The long and short of long/short equity performance in this year’s tumultuous first quarter is that some funds came up long but many funds fell short.

Long/short equity is a hedge fund strategy consisting of buying undervalued securities expected to rise and shorting overvalued securities expected to decline. This strategy can also employ leverage and derivatives to lessen market volatility. The goal is to produce positive returns from both rising and falling prices while maintaining a lower correlation to the overall market. In theory, this should generate competitive risk-adjusted returns while minimizing or hedging against losses in market downturns. The plethora of long/short mutual funds and exchange-traded funds has made this approach accessible to retail investors.

Many investors hoped the long/short equity fund universe would come through in the clutch when stocks crashed in March. By and large, it didn’t.

“Looking at first-quarter results, you can quickly make the assumption that they underperformed and disappointed,” says Erol Alitovski, a liquid alternatives analyst at Morningstar.

And things didn’t improve much in April. Data from Morningstar Direct shows the long/short equity category was down 8.2% this year as of April 30, making it the worst-performing group among Morningstar’s seven liquid alternative categories. The S&P 500 lost 9.3% during that period. So while long/short equity barely outperformed the broader equity market on a relative basis, the amount was so small it doesn’t even qualify as a moral victory.

But the long/short equity strategy has its merits, and this article will look at why this category recently scuffled and what investors should consider if they want to invest in this space.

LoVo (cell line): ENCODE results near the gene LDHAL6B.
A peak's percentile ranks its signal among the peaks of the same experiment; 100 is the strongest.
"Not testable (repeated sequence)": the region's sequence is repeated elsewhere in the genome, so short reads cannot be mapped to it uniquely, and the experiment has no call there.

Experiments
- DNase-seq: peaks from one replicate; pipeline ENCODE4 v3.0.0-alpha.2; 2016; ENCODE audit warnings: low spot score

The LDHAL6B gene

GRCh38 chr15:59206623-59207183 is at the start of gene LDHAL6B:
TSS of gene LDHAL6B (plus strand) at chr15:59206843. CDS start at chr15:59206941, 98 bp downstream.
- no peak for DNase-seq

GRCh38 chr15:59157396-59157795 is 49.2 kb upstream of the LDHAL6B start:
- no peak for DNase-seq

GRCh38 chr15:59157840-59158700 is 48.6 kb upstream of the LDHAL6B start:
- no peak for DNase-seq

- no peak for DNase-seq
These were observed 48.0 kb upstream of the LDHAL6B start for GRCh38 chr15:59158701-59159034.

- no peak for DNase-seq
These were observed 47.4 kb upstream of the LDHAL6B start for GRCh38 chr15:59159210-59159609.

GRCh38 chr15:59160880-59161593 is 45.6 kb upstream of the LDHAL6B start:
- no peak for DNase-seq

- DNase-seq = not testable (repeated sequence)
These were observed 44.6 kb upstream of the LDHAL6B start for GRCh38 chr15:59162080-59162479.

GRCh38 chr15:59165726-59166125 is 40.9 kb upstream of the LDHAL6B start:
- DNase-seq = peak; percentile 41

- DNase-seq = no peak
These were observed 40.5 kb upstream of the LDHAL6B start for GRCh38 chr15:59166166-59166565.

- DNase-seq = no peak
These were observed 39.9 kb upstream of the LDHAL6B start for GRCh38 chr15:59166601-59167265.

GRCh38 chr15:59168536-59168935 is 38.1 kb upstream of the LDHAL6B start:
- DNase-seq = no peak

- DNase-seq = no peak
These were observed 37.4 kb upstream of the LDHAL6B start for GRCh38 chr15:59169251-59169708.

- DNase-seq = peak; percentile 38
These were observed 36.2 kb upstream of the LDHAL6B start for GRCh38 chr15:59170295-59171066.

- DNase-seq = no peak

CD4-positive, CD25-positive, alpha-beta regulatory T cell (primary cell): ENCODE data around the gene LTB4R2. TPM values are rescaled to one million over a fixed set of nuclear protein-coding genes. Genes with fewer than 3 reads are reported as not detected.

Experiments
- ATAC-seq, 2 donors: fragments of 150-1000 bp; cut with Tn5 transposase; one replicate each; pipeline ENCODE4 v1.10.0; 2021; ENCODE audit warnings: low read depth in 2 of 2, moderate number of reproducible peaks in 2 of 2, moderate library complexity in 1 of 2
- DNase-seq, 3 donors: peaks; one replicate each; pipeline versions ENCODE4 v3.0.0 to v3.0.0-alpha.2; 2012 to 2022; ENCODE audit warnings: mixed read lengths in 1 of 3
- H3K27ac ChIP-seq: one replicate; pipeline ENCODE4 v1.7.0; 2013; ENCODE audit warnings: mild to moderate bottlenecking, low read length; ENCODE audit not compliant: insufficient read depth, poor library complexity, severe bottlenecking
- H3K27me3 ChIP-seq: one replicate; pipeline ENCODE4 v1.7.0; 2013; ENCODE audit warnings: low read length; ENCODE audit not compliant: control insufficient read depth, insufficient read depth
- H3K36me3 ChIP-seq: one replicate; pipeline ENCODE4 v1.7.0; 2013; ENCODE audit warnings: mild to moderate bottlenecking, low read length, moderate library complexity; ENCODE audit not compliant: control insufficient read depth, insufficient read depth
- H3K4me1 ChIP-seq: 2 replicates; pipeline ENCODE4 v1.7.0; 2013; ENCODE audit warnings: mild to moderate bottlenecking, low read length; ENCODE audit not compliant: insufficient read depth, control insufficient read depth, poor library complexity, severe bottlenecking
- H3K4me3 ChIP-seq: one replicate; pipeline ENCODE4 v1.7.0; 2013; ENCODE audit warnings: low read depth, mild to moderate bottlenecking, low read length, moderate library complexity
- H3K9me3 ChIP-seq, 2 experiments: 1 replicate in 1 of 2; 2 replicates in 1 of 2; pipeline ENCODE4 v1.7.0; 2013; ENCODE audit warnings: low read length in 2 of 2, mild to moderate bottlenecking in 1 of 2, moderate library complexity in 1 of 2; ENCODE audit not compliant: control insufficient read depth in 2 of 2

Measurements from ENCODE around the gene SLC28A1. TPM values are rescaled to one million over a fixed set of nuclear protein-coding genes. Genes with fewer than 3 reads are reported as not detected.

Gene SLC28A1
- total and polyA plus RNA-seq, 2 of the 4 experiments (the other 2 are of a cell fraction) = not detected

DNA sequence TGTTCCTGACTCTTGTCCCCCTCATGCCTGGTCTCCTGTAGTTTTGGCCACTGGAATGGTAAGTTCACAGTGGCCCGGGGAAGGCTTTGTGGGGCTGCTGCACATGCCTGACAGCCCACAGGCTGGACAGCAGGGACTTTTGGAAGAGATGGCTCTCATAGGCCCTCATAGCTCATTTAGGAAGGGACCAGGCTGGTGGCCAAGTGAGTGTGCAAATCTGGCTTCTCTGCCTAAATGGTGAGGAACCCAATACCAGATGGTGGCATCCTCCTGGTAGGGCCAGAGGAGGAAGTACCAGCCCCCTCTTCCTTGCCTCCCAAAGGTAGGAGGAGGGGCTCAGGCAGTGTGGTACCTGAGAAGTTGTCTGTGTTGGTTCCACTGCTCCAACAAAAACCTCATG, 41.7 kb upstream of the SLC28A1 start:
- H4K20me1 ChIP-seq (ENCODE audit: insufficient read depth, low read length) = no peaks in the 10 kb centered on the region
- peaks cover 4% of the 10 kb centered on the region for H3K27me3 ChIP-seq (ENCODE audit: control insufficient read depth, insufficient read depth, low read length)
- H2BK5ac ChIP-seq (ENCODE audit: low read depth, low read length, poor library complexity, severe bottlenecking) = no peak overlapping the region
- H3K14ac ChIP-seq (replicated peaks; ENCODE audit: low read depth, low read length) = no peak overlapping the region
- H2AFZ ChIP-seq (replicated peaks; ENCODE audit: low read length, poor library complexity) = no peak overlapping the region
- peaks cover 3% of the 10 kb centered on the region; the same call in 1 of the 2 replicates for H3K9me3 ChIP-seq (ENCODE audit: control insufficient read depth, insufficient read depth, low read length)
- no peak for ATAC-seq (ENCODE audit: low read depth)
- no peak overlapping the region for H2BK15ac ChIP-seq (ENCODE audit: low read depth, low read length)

First, the bad news. There has been a huge performance dispersion among long/short equity mutual funds. According to Morningstar, the top performer gained nearly 40% this year through April, while the worst performer lost more than 61%. In between, there were significantly more losers than winners—only 13 funds were in positive territory, and roughly 45 funds registered double-digit losses.

And long/short equity mutual funds as a group were the worst-performing category during the one-year period through April, as its negative 5.1% return trailed the aggregate average return for all liquid alts categories by 200 basis points.

Alitovski points to a couple of reasons for this. First, the long/short category’s emphasis on undervalued stocks put it on the wrong side of the market as growth and momentum stocks continued to significantly outperform.

“The combination of technical and fundamental factors contributed to value’s underperformance, and a large subset of long/short managers have a sensitivity to the value factor,” Alitovski explains. He adds that many funds suffered as their long bets went south in March.

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